MV Agusta Smart Clutch System now available for Dragster 800, Brutale 800

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MV Agusta is putting its Smart Clutch System on its new Dragster 800 SCS and Brutale 800 SCS, allowing for semi-auto shifting on these naked bike platforms.

The new Dragster 800 SCS and Brutale 800 SCS models have a Rekluse-designed clutch pack. Pull up to a stoplight, and the clutch disengages as the engine’s RPMs drop. If you spin up the motor, the clutch re-engages as the RPMs rise, and you can ride away without ever using the handlebar clutch lever. You can shift up or down without using the clutch lever, too, because the bike has a quickshifter that works in conjunction with the Smart Clutch System.

Previously, MV Agusta had this system available for its Turismo Veloce model.

If riders wish, they can still ride the SCS models like a normal motorcycle, using the clutch lever at stops, and to shift through the gearbox. However, the SCS design means stop-and-go traffic is now considerably less miserable, and the bikes have considerably quicker acceleration, as there’s no need to clutch-in to shift while accelerating.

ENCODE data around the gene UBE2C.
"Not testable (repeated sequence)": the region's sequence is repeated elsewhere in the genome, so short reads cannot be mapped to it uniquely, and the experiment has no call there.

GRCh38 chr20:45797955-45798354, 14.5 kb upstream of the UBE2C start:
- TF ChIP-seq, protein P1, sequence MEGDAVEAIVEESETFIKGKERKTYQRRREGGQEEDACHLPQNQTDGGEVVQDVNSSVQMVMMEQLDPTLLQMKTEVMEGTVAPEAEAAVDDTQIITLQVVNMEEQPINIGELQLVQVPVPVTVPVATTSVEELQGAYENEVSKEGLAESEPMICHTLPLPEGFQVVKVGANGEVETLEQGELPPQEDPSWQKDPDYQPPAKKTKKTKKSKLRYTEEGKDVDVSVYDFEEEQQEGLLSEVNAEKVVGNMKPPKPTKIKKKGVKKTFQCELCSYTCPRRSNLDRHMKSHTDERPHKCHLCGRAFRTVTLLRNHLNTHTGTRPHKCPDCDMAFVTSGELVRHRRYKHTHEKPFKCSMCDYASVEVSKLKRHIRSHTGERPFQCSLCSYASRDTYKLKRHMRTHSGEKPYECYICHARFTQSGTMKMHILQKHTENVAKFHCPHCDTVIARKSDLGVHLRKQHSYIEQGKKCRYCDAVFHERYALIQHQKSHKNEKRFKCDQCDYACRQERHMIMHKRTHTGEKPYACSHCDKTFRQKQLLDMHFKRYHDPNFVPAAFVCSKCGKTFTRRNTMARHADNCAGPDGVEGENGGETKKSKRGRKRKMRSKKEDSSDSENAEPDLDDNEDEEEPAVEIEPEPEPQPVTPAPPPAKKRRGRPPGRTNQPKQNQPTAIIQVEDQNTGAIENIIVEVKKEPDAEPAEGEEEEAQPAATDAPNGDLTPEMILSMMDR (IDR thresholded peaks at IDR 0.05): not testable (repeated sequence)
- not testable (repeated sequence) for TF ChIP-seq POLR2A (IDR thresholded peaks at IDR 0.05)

Rekluse has been designing clutches like this for dirt bikes for a long time now, and Honda’s old CT bikes and early ATVs used similar technology. However, these auto-disengaging clutches aren’t commonly seen on street bikes. It’s somewhat surprising it’s taken this long for this design to make it to a production motorcycle, as Honda’s been obsessed with building auto motorcycles for years, but Honda’s more interested in its DCT technology, it seems.

The SCS models also come in new paint offerings. What about Canadian availability, though? They should be available in Canada at some point, but frankly, MV Agusta’s got a long way to go rebuilding its global dealer network. Over the past few months, the company has said lots of things about plans to stabilize the business side of its operation. Will that mean more MVs available here? We’ll see.

1 COMMENT

  1. I had a 2015 Stradale 800 with the regular quickshifter. Worked great going up the gearbox, not as well going the other way. Bigger problem was how much heat that triple generated. Even in light traffic, the cooling fan was always coming on. Never overheated, but your feet were always looking for the outside edges of the pegs. Always thought MV deserved a better fate – beautiful bikes that performed well, but let down by constant owership/distributor challenges, especially when it came to North America.

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